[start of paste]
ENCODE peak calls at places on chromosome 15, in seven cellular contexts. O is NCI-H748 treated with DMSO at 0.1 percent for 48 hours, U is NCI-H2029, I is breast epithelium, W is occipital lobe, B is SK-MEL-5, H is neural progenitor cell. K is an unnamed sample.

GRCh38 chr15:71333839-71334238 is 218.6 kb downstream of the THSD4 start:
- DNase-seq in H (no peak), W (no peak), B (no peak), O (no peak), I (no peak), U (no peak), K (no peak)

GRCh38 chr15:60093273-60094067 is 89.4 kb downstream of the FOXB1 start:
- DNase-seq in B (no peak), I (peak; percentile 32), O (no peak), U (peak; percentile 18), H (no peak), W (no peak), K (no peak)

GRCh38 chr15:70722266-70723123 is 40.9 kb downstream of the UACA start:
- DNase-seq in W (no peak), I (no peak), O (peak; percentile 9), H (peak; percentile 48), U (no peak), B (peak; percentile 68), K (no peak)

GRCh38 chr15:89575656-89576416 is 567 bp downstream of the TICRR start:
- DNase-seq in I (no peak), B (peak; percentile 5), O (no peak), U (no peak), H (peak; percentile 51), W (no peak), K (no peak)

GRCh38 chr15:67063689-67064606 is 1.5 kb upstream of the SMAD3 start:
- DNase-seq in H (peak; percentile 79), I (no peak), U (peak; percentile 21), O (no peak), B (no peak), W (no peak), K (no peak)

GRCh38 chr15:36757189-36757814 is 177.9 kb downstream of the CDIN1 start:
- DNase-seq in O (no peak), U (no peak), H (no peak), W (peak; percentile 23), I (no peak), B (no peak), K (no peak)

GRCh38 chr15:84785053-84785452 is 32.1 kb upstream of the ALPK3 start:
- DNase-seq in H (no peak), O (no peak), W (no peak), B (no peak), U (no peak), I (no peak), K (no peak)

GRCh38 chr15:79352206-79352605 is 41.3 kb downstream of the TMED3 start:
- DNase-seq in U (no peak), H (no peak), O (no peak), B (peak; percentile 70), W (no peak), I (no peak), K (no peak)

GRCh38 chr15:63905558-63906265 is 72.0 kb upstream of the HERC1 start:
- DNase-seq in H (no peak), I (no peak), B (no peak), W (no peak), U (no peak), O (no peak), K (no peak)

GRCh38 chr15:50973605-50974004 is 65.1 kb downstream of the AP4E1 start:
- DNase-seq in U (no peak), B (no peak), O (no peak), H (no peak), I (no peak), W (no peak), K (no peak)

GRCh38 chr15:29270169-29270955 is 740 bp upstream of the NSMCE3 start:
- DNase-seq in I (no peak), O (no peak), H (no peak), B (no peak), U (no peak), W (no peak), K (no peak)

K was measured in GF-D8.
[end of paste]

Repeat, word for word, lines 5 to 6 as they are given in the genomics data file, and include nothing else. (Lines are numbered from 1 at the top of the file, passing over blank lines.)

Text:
- DNase-seq in B (no peak), I (peak; percentile 32), O (no peak), U (peak; percentile 18), H (no peak), W (no peak), K (no peak)

GRCh38 chr15:70722266-70723123 is 40.9 kb downstream of the UACA start: